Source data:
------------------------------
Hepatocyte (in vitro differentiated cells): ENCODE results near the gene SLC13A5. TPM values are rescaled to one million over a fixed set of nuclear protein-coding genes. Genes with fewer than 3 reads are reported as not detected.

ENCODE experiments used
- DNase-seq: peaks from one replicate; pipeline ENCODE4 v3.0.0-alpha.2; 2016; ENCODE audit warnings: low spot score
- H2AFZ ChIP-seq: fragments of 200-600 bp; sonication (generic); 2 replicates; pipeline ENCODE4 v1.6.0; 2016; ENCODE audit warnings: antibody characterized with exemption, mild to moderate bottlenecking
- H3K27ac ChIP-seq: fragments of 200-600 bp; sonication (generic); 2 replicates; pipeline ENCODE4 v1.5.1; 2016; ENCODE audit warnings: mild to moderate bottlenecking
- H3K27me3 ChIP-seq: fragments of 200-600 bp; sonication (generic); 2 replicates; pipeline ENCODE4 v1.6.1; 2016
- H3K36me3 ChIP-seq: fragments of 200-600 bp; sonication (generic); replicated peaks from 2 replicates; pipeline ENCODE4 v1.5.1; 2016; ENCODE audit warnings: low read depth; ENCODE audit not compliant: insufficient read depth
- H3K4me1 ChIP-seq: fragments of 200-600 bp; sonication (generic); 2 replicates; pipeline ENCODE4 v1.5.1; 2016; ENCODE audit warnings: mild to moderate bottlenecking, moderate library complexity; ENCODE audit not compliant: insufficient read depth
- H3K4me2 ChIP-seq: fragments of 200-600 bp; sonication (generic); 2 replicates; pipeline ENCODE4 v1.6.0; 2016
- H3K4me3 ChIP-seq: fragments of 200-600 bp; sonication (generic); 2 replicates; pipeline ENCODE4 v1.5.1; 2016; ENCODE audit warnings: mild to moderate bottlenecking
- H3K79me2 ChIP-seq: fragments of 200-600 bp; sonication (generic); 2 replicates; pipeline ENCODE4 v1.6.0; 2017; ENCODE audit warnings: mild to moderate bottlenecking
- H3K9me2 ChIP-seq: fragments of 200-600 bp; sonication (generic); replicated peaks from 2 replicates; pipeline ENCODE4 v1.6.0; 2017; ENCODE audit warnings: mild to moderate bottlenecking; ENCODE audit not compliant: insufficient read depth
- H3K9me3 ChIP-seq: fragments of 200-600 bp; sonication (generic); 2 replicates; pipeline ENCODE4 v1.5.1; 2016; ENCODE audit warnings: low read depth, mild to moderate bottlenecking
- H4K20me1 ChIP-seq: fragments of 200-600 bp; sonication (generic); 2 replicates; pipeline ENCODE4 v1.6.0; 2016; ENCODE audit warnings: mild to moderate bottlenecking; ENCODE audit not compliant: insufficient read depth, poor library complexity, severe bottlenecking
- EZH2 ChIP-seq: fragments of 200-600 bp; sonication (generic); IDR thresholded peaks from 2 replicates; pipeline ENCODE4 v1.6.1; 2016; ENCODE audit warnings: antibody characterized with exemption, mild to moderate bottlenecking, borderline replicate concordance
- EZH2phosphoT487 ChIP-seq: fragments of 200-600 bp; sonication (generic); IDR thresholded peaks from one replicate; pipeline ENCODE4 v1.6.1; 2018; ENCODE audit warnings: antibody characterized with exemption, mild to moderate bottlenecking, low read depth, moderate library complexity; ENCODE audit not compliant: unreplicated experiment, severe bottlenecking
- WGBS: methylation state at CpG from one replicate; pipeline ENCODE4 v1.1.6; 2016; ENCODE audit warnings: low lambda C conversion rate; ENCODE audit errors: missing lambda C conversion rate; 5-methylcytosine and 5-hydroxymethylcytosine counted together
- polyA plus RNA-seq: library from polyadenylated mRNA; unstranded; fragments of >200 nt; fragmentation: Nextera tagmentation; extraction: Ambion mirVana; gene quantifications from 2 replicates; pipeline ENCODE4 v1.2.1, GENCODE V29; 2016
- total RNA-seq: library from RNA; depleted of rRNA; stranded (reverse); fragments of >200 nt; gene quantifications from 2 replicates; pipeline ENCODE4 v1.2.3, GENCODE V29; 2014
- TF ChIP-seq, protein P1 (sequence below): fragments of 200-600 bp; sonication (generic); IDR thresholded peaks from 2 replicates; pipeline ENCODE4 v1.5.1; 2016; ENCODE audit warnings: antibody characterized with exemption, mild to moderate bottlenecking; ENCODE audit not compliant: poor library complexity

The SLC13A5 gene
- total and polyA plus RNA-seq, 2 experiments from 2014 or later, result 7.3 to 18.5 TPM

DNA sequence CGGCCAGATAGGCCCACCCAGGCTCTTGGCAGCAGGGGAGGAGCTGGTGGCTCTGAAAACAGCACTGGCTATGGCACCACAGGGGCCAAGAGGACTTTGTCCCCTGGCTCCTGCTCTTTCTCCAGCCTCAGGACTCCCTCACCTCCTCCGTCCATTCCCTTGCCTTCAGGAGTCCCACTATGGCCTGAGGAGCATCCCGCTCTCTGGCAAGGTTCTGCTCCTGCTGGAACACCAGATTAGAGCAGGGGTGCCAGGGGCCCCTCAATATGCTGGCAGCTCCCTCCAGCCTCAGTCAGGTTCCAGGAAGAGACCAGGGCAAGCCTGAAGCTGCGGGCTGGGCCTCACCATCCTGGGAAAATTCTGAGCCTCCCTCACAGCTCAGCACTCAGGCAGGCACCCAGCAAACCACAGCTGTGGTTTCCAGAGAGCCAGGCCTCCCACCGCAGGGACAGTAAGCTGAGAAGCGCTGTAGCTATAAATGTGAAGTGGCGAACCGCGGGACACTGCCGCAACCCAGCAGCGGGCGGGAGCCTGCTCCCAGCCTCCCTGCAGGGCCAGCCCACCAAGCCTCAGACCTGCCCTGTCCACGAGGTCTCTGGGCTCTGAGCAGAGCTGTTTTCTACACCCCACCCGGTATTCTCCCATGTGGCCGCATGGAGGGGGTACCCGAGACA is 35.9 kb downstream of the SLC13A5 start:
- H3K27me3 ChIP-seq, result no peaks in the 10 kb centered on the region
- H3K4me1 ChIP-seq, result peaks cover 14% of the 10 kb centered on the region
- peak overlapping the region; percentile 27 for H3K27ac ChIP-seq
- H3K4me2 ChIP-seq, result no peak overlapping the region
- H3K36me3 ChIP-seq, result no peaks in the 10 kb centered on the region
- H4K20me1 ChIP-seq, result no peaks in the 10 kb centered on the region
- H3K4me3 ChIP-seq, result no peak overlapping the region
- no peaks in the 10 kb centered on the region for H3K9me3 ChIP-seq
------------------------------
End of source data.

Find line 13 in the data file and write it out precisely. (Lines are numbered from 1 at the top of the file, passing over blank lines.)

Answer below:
- H3K9me3 ChIP-seq: fragments of 200-600 bp; sonication (generic); 2 replicates; pipeline ENCODE4 v1.5.1; 2016; ENCODE audit warnings: low read depth, mild to moderate bottlenecking